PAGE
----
Summary of research and a few exercises you can use
I don’t use the word should very often. It’s a dirty word. And who am I to tell anyone they should do anything? But I will right now: you should get outside more! And it’s not just me saying this, it’s science!
I’ve long been a lover of the outdoors participating in numerous sports and other outdoor activities over the course of my life. However it was about 10 years ago when I was on a 4 day backpacking trip with a self admitted stress-loving over-working friend of mine that I first caught a glimpse of the true power of the wilderness beyond being just a venue for recreation. It was on this trip that I solidified my decision to go back to grad school to become a counselor because I wanted to help people get to the place of openness, self-exploration, relaxation, and motivation that I saw in my friend that day. I’ve learned a lot of skills and tools over the years, but none have been as good as nature to get the effects I saw that trip.
One of my biggest fears is being judged, so I’ve only dipped my toe in the outdoor therapy world until this point. The last thing I want to be judged as is a long haired tree hugging hippy who takes people into the woods to reconnect with nature with drum circles to find their lost soul (Not that there is anything wrong with any of that – I’ve done them all and they are great! You may consider trying those things too 😉 ). But I know that scene is repulsive to some people so I’ve purposely stayed away from it professionally, because I know that sometimes people who are afraid to drop their guard enough to try something that far out of their comfort zone can be the people that need the power of the outdoors most.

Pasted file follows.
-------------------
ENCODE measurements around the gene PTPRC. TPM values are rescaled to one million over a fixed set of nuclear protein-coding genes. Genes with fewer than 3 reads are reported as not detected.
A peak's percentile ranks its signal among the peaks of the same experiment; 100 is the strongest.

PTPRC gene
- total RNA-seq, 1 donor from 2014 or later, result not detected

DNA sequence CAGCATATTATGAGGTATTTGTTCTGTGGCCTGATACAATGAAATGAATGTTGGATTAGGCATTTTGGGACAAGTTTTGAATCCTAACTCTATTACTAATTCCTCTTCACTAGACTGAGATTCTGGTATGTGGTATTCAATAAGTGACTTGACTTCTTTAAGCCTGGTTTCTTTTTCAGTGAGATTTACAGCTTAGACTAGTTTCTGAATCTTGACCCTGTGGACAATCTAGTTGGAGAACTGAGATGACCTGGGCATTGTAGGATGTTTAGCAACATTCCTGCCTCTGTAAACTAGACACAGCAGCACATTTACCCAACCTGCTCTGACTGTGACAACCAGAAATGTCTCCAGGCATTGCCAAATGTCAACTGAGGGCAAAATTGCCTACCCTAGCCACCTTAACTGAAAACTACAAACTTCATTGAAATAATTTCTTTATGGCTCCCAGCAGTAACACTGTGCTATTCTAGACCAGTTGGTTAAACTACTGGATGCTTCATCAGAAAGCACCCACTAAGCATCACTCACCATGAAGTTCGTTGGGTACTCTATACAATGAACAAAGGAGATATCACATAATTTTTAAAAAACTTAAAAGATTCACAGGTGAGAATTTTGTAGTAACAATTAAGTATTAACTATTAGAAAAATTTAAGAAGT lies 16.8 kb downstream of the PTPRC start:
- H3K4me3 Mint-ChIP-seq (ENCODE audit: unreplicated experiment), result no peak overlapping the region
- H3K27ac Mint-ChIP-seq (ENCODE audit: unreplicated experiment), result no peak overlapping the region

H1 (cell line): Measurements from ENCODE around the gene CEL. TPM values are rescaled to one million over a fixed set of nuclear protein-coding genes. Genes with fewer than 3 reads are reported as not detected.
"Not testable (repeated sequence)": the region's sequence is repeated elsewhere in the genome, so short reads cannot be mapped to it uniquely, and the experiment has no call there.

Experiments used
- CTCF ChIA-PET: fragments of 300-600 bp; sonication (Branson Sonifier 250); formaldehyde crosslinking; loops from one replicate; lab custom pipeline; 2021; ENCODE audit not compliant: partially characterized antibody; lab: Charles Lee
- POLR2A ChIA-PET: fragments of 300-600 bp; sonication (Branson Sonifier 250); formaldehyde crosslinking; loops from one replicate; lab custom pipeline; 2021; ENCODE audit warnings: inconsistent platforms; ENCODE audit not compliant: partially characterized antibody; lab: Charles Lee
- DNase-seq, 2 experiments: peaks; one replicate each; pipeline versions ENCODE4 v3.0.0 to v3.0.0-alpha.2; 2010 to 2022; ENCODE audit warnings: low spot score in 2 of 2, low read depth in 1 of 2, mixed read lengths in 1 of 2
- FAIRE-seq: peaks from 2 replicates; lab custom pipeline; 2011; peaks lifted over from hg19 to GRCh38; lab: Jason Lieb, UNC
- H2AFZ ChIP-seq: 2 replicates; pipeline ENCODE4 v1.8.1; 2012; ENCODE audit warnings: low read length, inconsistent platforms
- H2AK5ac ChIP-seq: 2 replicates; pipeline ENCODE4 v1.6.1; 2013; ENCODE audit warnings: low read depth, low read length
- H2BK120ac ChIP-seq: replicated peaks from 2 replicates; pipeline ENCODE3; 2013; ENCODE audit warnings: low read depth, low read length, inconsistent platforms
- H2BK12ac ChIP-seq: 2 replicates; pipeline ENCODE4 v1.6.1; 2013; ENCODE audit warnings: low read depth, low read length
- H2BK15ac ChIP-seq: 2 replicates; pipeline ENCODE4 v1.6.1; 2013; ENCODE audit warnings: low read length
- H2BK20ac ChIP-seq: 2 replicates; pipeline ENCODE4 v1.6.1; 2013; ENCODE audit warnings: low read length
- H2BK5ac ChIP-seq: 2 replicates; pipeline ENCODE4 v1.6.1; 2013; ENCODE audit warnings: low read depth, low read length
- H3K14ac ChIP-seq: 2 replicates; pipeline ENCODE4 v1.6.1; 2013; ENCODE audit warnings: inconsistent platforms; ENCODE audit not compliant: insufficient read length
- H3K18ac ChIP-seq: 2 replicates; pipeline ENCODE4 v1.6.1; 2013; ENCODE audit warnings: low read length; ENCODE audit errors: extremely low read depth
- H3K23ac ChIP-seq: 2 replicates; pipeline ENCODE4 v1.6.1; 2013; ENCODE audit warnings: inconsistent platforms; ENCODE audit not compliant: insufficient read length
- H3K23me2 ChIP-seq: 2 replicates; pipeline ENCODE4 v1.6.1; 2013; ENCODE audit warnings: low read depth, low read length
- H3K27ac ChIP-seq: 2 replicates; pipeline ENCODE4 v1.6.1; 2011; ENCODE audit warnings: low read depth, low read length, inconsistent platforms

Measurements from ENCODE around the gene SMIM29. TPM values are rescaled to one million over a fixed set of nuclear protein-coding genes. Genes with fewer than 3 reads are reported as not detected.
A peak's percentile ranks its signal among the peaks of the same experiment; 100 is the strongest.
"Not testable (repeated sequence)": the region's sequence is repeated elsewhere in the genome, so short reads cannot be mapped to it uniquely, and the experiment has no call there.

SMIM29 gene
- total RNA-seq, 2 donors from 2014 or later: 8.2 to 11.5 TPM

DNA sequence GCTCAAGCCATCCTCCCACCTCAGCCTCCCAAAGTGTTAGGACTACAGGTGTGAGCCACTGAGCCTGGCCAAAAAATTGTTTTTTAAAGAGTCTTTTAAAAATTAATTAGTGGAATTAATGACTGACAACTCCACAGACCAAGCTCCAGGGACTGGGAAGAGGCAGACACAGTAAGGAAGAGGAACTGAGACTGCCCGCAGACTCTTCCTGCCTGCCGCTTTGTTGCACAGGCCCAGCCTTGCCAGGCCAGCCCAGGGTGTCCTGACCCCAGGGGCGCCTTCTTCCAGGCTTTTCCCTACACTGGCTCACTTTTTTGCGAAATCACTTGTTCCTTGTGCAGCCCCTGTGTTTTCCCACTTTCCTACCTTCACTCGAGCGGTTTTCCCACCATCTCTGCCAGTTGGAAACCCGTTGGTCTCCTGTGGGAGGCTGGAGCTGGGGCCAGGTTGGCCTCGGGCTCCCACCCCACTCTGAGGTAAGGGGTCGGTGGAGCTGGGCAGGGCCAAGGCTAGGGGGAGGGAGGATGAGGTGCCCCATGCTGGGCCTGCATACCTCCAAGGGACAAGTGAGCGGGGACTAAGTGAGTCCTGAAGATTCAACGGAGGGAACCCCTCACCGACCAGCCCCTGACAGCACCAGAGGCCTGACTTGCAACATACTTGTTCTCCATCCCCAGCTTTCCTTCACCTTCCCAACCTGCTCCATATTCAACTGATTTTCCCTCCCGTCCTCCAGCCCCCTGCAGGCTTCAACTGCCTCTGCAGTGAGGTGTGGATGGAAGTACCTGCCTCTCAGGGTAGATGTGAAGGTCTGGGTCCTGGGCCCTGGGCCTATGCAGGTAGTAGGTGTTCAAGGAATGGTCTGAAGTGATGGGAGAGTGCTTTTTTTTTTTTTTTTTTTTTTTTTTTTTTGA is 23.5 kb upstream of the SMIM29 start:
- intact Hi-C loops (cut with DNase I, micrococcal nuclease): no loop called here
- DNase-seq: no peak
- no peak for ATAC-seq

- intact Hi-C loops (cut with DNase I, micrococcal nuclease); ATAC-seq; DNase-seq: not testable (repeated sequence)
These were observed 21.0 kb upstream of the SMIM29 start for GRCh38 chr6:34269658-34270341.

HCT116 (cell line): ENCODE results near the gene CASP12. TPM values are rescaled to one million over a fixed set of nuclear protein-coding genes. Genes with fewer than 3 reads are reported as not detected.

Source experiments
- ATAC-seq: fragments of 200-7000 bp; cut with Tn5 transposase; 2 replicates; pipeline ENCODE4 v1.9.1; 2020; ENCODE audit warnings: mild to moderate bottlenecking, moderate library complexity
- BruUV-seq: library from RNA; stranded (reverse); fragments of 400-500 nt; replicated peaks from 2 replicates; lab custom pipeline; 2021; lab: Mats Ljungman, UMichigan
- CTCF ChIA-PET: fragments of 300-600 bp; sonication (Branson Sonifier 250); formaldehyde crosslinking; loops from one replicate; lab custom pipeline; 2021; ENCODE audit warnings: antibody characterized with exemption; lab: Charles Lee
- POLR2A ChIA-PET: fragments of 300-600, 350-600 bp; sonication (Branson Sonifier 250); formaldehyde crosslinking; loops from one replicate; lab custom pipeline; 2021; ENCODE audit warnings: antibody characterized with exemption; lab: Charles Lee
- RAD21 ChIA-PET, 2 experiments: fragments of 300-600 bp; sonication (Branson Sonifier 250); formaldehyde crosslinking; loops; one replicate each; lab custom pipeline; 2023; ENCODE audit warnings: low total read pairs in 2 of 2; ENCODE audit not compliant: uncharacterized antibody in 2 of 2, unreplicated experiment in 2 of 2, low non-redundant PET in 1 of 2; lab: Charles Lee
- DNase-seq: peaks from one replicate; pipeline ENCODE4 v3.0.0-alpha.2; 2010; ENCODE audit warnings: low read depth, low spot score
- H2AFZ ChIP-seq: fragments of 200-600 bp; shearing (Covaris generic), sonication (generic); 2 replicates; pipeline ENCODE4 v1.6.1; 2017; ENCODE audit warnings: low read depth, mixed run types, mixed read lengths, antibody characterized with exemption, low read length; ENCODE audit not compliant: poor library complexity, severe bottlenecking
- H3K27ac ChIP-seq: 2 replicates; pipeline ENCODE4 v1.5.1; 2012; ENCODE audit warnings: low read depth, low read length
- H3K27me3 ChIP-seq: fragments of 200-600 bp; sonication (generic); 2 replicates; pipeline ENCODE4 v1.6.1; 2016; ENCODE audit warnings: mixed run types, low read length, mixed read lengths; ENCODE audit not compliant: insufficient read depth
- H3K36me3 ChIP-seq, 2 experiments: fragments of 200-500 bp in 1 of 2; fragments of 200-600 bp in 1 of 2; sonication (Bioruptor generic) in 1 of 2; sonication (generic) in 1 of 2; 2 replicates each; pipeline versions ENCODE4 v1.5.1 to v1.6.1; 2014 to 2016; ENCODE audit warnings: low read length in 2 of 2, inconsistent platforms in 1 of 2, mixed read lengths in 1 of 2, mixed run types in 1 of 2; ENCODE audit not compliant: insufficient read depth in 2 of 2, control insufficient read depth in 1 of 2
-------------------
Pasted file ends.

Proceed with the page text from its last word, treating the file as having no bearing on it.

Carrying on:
So lately, I’ve been excited to find that more research is being done to understand what effects being outside does have on our minds and bodies. In this recent National Geographic article, the author does a great job summarizing the results of international research from the past few years. I still recommend reading it, but here are some of the main research points if you don’t have time.
Scroll down to the bold print to skip the research and get right to the exercise.
Being outside helps your brain take a break from it’s constant use. This can reduce stress, increase creativity, and produce a difference in qualitative thinking. We think it lets the pre-frontal cortex unplug for a bit (the part of our brain in charge of cognitive function, rational thought, planning, personality, social expression,
inhibitions, decision making, executive functioning, and more.) The most pronounced changes happens after being outside for 3 days.
But even a 15-minute walk in the woods causes measurable changes in physiology. Japanese researchers at Chiba University sent 84 subjects to stroll in seven different forests, while the same number of volunteers walked around city centers. The forest walkers hit a relaxation jackpot: Overall they showed a 16 percent decrease in the stress hormone cortisol, a 2 percent drop in blood pressure, and a 4 percent drop in heart rate. Researcher Miyazaki believes our bodies relax in pleasant, natural surroundings because they evolved there. Our senses are adapted to interpret information about plants and streams, he says, not traffic and high-rises.